CHICAGO, IL - AUGUST 12:  David Bote #13 of the Chicago Cubs celebrates as he rounds the bases after hitting a walk-off grand slam against the Washington Nationals at Wrigley Field on August 12, 2018 in Chicago, Illinois. The Chicago Cubs won 4-3.  (Photo by Jon Durr/Getty Images)

3 Reasons David Bote Should Be a Starter for Cubs in 2019

Chicago Cubs infielder David Bote did an excellent job filling in for Kris Bryant last season when Bryant spent time on the disabled list. While the Cubs may currently be in need of a starting infielder, Bote could end up being the solution to that. He could end up being a big piece of the 2019 Cubs. Here's why:

3. Defensive Versatility

Cubs manager Joe Maddon loves players with versatility. We've seen him put Kris Bryant at third base and in the outfield and put Ben Zobrist almost everywhere. He began doing the same thing with Bote last season. While he is primarily a third baseman, Bote spent some time at every position in the infield as well as appearing in left field.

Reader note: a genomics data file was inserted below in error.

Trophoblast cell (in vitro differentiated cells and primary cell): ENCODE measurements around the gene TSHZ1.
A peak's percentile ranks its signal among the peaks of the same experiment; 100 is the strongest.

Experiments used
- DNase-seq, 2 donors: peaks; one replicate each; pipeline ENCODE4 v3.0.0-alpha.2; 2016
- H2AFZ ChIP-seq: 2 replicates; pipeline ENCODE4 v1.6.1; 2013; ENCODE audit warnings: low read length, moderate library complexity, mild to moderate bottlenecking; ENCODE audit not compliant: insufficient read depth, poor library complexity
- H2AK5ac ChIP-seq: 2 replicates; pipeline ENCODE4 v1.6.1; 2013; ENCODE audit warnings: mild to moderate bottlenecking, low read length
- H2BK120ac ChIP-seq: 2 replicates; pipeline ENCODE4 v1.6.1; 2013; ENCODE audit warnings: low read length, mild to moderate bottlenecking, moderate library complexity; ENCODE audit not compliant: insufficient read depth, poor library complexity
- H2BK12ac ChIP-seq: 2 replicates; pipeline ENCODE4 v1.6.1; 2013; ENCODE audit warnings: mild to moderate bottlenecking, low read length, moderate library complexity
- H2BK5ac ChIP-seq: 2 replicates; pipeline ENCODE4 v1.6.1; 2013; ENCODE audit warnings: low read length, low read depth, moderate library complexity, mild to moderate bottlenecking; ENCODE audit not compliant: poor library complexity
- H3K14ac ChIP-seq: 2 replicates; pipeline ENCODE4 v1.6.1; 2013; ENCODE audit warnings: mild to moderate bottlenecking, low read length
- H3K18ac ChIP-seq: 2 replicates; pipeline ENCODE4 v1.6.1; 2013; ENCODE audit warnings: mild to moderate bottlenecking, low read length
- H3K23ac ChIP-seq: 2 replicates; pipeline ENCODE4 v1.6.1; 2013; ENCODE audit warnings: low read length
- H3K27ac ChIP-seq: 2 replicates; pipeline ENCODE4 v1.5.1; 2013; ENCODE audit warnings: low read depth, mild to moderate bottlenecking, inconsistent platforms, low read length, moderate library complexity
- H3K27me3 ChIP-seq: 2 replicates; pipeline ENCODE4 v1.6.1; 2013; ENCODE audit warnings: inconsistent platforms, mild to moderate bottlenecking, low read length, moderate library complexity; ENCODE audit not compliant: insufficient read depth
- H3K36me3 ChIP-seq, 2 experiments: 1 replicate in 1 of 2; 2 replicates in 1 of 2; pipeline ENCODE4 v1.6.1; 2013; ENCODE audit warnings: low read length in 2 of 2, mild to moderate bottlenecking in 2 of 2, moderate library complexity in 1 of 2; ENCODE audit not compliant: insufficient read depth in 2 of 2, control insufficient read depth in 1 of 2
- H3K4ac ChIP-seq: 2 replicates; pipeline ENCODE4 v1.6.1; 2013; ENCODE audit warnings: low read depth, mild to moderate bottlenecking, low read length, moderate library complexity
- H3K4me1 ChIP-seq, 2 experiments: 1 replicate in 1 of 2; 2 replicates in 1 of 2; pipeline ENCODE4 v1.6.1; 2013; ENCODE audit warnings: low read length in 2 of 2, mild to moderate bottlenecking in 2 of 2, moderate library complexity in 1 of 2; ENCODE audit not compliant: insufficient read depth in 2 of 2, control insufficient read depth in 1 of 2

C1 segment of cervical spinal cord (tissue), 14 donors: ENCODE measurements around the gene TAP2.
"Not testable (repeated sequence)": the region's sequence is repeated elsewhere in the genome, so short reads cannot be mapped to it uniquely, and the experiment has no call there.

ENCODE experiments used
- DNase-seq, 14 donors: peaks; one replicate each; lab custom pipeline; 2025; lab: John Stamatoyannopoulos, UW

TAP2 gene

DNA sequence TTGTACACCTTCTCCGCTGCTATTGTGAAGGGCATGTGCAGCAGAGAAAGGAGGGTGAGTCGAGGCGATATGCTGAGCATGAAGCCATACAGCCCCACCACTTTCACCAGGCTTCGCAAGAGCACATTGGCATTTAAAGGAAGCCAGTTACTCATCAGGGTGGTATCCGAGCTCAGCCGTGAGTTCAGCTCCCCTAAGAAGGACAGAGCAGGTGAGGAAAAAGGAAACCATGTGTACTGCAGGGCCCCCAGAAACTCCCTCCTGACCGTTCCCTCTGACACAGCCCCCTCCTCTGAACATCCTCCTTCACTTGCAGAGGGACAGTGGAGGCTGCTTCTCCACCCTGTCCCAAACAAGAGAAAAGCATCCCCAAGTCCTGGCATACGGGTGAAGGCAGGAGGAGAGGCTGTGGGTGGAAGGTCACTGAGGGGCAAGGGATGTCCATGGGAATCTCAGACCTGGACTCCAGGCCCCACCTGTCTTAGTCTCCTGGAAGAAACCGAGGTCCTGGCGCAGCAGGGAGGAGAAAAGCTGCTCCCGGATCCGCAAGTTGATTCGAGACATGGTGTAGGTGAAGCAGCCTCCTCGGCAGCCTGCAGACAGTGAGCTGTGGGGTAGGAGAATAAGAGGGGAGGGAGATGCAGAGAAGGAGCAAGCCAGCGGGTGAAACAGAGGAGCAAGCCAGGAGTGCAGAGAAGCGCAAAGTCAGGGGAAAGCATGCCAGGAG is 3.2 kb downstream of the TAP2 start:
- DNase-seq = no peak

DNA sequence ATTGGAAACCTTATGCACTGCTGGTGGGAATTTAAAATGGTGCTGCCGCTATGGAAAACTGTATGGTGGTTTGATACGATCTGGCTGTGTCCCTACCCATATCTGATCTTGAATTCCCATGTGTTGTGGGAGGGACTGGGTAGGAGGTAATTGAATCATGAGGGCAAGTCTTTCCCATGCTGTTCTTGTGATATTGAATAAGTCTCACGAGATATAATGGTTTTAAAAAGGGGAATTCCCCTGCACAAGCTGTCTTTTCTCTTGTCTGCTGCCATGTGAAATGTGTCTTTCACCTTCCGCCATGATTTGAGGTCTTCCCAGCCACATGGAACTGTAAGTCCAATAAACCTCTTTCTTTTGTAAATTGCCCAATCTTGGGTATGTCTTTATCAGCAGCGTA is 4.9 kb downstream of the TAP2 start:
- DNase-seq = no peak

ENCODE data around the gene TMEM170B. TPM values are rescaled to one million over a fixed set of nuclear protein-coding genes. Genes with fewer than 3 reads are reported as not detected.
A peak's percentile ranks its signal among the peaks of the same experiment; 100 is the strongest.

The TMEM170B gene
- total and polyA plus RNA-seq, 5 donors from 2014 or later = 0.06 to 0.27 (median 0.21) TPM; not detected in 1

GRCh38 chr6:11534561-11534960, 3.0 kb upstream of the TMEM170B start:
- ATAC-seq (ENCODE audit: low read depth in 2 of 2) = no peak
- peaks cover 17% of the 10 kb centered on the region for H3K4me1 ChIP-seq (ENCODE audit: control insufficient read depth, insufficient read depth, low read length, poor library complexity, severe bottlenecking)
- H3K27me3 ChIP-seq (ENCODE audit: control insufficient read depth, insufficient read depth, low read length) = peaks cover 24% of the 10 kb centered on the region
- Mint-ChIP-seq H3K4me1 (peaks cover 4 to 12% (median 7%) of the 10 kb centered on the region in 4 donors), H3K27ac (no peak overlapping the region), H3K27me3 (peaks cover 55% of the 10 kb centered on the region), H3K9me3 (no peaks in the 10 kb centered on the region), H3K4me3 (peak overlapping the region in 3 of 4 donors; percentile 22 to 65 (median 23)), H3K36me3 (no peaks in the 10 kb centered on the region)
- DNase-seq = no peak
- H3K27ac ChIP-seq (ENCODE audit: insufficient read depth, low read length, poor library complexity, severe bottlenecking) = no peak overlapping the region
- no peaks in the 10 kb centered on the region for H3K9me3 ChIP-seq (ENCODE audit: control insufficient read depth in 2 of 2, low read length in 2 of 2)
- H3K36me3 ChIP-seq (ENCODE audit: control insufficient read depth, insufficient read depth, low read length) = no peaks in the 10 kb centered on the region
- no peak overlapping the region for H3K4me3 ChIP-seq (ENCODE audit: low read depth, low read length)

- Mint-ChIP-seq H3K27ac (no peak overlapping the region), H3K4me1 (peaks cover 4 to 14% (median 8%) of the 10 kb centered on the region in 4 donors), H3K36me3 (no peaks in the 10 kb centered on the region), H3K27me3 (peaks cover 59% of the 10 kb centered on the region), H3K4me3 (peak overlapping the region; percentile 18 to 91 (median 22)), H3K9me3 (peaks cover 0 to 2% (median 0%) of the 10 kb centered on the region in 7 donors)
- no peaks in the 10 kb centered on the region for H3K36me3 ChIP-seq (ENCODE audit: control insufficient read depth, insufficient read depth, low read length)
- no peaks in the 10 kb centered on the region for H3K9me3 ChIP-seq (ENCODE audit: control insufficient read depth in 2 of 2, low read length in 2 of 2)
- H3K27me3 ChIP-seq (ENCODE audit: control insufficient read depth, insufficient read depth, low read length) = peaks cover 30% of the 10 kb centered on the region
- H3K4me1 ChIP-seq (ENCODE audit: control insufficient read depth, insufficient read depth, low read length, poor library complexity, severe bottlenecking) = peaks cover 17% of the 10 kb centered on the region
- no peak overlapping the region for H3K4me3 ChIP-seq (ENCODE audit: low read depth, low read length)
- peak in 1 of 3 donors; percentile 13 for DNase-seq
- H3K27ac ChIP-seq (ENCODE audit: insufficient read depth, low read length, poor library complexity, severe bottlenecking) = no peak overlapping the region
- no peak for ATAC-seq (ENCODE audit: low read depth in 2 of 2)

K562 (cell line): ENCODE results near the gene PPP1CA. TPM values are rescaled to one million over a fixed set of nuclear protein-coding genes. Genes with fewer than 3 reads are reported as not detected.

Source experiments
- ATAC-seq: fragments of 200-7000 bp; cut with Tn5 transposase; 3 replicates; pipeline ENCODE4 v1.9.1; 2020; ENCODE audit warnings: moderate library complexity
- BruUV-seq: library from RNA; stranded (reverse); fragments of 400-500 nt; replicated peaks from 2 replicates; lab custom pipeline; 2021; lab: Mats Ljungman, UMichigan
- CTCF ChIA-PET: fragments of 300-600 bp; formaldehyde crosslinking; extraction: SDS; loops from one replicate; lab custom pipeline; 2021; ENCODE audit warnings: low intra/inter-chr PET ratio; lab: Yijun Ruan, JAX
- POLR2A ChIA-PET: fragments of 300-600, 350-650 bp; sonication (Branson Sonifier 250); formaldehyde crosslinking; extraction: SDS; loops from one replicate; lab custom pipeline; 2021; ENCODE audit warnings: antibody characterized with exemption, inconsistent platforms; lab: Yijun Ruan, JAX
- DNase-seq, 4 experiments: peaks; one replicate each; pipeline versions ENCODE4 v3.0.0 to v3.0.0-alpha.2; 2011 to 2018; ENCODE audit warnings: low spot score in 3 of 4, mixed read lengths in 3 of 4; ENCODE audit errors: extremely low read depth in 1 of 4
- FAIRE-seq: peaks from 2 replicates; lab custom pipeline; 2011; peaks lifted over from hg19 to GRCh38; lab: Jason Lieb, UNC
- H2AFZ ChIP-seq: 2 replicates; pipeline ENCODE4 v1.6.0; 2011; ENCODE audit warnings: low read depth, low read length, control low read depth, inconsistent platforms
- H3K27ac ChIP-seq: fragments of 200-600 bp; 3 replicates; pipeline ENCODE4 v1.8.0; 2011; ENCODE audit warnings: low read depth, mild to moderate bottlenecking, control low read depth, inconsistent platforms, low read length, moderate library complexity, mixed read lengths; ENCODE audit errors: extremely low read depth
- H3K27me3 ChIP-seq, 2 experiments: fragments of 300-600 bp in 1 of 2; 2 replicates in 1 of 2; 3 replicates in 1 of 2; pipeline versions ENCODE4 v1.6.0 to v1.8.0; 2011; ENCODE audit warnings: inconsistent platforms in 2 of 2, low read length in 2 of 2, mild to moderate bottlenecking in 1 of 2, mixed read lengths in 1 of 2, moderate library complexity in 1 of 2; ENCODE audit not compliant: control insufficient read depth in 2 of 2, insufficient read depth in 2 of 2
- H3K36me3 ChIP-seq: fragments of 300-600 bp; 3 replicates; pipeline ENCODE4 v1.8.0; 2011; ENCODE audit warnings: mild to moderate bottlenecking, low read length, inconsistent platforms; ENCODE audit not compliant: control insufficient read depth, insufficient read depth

2. He Often Makes Solid Contact

While Bote did have 60 strikeouts in 184 at-bats, he often managed to make solid contact  when he did put the ball in play. Among players with at least 120 balls put in play, Bote had the second-highest percentage of balls in play being hit at least 95 miles per hour at 52.8 percent. Only Aaron Judge had a better rate, at 54.1 percent.

1. He Can Hit in the Clutch

Bote came up with some big hits for the Cubs after being called up. His penchant for hitting in the clutch was best exemplified by his walk-off grand slam against the Washington Nationals with his team trailing 3-0 and down to their last strike. Bote had a slash line of .367/.472/.667 with two outs and runners in scoring position. 

In a time where two-out RBI hits are harder to get, David Bote presents a good change of pace in that department. If he were in the Cubs starting lineup on a routine basis next season, he'd help add more dimensions to an already impressive lineup. He could make for a good replacement for Addison Russell, and just might end up running away with a job as an everyday infielder.